Cheyenne, – For a second time in four years, Wyoming Department of Corrections (WDOC) Sergeant Jory Shoopman and her Narcotic Detection K9, took ”Top Dog” at a regional certifying course for the United States Police Canine Association (USPCA).
Sgt. Shoopman and K9 Hunter placed first overall in the Detector Trial category for Region 14 which consists of Wyoming, Kansas, Colorado, New Mexico, Montana, Idaho, Washington, Oregon, California, Arizona, Nevada, Utah, and Hawaii. Shoopman and Hunter achieved a near perfect score of 196.33 points out of a possible 200. The certification trial was held in late April in Woodland Park, Colorado. For their achievement, Shoopman and Hunter received the 2019 Kyle Hall Memorial Award for Outstanding Narcotic Detection Score.
The utilization of K9s represents a highly cost effective and reliable asset in detecting the presence of illegal narcotics and preventing such drugs from entering WDOC facilities.
WDOC has two K9 teams assigned to the Department’s Investigative Services Unit (ISU). Shoopman has handled Hunter for four years, and Sergeant Randy Speiser has handled K9 Copper for 2 months. Hunter and Copper are Labrador mixes. They were obtained by WDOC through an organization called MidWest K9 which specializes in providing basic narcotic detection services to rescue dogs identified as candidates for the program.
In addition to detecting drugs inside Wyoming’s prisons, the WDOC K9 Unit provides support to local law-enforcement, probation and parole agents and other community organizations when requested. Hunter and Copper are trained to detect 6 types of narcotics: Marijuana, Cocaine, Methamphetamine, Ecstasy, Heroin and Mushrooms. Both K9s are trained for the single purpose passive detection, meaning they are not trained to track or attack. In order to receive initial WDOC authorization for USPCA accreditation, K9 teams must go through 360 hours of training and practice. Sgt. Shoopman and Hunter received their initial certification in 2016 and came in 1st place that year as well.
Once certified, teams must re-test on an annual basis which is no easy task. “This past March, I’d estimate Hunter and I put in around 30 hours of training to get ready for the recertification test,” Shoopman said, adding that the pair also conducted 111 searches during the same time period. “A lot of hard work went into getting ready for the trials. It’s a big relief every year when we get through the recertification process. I’m extremely proud this year that we came in with the best score,” Shoopman said.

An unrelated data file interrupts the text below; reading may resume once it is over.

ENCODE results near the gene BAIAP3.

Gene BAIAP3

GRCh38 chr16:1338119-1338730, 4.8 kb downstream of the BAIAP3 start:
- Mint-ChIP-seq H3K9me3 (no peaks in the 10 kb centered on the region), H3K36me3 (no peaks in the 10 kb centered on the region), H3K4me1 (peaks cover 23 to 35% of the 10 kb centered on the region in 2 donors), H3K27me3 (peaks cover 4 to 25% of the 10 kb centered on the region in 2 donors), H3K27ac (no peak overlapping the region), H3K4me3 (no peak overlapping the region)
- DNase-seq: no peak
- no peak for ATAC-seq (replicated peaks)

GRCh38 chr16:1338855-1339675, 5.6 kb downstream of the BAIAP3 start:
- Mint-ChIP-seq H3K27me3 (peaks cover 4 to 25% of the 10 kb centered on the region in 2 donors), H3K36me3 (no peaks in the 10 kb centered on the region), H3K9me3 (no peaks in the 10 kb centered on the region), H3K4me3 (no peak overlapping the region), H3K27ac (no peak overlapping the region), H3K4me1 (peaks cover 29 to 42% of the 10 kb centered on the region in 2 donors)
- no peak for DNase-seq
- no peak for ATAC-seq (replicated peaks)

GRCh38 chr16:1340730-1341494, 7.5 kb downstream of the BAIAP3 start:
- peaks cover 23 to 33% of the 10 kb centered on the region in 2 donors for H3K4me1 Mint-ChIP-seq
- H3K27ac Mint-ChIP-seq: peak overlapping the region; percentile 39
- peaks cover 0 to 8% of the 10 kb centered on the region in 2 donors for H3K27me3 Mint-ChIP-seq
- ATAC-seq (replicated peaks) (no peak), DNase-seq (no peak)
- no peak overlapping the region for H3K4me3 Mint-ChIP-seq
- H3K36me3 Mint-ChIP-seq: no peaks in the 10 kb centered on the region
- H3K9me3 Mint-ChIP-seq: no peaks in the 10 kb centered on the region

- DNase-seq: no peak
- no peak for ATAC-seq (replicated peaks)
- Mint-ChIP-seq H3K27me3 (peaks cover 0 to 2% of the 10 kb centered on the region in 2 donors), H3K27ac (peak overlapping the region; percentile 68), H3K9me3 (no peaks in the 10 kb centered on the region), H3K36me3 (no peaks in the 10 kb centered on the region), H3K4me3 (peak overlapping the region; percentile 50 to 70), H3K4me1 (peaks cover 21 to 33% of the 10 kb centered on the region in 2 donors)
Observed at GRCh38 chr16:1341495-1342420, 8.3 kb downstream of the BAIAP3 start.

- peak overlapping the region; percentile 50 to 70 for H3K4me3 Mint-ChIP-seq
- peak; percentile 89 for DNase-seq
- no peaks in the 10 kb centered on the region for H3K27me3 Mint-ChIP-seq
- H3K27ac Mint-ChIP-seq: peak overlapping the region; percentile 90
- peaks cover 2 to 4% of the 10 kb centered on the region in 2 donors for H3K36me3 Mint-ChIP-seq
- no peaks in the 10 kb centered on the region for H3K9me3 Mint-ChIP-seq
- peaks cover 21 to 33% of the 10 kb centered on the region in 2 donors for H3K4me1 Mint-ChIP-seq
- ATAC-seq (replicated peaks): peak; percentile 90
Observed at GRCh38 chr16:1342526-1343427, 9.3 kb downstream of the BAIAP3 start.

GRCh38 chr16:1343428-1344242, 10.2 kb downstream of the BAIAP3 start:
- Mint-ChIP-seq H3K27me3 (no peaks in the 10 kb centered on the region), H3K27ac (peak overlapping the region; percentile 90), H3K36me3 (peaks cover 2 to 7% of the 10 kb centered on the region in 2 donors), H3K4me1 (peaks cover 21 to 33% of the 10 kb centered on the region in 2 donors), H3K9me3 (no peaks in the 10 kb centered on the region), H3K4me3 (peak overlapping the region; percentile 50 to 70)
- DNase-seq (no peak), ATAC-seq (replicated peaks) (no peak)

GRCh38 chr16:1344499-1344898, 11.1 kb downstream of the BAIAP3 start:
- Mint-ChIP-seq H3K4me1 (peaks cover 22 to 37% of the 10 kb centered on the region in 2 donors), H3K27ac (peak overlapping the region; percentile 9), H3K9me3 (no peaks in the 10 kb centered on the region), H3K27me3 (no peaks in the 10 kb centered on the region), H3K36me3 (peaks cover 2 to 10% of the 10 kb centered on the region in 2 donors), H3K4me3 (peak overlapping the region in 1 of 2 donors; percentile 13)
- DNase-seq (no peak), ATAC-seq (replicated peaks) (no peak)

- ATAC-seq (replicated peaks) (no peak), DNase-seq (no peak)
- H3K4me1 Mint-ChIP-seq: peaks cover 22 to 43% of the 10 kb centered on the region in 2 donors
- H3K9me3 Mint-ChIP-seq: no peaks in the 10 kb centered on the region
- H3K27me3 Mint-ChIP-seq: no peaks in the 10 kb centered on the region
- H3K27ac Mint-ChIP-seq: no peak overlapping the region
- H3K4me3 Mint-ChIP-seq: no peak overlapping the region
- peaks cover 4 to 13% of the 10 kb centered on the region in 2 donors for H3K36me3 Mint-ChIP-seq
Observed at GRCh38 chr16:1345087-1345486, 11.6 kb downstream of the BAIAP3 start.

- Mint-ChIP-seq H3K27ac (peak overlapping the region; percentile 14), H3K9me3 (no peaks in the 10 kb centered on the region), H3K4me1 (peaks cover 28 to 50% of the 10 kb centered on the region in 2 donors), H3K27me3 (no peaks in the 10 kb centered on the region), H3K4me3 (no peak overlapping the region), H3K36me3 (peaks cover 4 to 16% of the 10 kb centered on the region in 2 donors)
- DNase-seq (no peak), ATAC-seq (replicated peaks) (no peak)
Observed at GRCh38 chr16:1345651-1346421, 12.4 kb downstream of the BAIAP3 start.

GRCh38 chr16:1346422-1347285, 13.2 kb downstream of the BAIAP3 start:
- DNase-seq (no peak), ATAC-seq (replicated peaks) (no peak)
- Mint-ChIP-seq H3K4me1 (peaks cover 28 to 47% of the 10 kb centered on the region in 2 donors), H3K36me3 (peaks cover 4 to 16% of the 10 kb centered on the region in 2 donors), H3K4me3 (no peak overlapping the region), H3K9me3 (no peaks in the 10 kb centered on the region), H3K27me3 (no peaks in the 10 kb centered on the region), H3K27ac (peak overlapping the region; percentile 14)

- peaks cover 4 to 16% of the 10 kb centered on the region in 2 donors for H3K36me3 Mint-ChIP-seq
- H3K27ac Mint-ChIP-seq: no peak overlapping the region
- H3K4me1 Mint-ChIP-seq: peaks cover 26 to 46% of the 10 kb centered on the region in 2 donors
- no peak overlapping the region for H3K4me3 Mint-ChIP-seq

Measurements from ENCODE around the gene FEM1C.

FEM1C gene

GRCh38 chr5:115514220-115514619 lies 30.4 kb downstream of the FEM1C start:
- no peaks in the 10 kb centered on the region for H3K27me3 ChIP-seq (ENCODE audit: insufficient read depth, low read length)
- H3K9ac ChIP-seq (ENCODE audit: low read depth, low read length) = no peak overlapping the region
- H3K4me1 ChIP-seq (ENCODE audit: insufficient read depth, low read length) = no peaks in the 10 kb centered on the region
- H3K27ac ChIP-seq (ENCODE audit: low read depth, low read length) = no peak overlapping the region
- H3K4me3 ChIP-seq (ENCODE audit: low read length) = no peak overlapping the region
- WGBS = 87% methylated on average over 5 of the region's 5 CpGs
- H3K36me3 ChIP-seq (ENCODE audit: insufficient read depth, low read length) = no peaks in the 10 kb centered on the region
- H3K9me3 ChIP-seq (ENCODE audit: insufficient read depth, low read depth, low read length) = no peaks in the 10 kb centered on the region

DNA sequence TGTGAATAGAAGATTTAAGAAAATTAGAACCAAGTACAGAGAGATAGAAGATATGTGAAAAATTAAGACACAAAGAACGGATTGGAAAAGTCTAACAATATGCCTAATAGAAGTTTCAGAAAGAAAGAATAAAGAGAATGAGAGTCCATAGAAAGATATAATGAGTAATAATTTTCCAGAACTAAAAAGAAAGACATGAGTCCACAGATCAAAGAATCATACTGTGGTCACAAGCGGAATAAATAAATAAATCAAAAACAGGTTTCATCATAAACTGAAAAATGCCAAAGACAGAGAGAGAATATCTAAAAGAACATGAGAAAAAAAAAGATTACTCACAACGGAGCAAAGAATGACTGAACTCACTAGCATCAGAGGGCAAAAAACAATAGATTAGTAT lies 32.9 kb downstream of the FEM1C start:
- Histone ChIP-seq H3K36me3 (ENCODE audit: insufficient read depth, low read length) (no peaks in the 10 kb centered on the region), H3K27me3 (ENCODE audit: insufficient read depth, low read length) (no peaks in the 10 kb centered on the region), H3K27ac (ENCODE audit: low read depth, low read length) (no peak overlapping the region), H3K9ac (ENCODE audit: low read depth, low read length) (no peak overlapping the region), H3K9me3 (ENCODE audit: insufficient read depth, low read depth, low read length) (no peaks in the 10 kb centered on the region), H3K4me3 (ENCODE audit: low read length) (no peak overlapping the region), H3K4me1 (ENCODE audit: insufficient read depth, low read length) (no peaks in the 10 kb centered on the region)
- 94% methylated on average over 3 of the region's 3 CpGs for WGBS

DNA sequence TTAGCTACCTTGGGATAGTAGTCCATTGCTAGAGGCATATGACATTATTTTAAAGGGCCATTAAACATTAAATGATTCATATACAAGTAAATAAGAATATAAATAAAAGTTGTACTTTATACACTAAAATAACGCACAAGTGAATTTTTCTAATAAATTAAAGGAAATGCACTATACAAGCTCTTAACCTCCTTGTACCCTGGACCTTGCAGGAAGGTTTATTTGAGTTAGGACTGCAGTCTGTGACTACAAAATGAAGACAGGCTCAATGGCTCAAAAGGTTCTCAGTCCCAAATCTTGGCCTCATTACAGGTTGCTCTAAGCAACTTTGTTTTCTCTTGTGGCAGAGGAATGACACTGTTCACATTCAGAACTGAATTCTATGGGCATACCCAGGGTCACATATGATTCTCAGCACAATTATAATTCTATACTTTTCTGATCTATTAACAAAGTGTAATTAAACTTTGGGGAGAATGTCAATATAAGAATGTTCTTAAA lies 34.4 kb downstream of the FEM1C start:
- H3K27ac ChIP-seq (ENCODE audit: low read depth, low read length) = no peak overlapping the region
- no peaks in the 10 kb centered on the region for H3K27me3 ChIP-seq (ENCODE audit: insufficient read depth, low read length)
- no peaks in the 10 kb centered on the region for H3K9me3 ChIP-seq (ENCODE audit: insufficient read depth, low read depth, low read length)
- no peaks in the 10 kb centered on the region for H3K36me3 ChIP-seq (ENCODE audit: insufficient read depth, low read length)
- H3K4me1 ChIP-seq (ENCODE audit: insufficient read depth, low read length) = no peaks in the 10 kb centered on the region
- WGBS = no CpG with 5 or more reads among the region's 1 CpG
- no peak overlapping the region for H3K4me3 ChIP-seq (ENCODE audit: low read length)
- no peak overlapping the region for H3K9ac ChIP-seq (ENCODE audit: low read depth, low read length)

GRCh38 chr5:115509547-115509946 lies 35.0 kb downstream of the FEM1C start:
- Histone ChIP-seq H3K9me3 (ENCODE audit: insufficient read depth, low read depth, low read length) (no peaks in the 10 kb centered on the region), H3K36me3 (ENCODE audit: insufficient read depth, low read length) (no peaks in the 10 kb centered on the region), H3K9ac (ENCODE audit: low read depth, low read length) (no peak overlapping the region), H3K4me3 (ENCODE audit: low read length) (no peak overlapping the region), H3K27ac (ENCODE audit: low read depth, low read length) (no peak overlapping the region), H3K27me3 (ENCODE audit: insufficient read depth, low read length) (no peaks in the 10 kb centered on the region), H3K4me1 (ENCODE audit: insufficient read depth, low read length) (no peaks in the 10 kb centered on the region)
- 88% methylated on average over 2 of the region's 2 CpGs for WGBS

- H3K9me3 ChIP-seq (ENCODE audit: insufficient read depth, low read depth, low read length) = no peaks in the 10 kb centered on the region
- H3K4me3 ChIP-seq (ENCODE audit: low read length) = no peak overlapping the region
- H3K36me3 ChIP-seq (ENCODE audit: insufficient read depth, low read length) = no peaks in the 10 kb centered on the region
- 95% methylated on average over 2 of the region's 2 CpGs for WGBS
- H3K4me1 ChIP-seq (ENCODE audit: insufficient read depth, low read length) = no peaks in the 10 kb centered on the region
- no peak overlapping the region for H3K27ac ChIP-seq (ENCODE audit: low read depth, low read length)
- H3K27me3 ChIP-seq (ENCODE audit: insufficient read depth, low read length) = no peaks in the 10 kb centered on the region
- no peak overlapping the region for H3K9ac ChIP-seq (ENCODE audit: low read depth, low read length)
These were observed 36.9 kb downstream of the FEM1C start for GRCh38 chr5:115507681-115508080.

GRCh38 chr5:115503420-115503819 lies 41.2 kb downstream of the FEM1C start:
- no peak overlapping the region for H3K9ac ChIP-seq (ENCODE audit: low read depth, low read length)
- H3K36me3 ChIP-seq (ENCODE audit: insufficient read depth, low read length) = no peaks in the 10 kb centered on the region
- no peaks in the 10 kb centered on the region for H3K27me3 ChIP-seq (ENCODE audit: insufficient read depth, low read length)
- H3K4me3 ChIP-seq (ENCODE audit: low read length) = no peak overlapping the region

The re-certification testing process consists of both an outdoor and indoor phase. For the outdoor test, drugs are hidden in two of five vehicles lined up in a row. Handlers will guide their dogs around the vehicles while giving specific verbal commands. The dogs are trained to sit down next to the vehicles where they detect the drug scent. For the indoor portion of the test, the dogs must find drugs hidden inside a room filled with furniture such as desks and closets.
According to Shoopman, there are a lot of different facets involved in drug-dog training. In addition to learning obedience and scent detection, the dogs and their handlers must learn to work together. “It’s definitely a team effort,” Shoopman said. “As handlers, we have to develop a lot of skills so our dogs will do what we want them to do. We have to learn how to read the dogs, and the dogs have to learn how to read us. It’s important to train as much as possible, so we can be ready to conduct effective, lawful searches at any given time.”
Major Tim Rysell, who oversees the WDOC’s ISU, said he is incredibly proud of the effort put forth by Shoopman and Hunter. “It’s exciting to see Jory and Hunter being recognized and respected by a national organization,” he said. Rysell and Shoopman credit WDOC Lieutenant Dan Downs and USPCA Executive Board Member Joe Clingan for playing an integral role in preparing Shoopman and Hunter for their test. “We could not have done it without their help,” said Shoopman.
According to their website, “USPCA’s testing is considered to be the field’s toughest and only national police K9 certification. There are over 48 U.S. Supreme and Federal District Court rulings that acknowledge the USPCA test as a bonafide Police K9 test and evaluation.”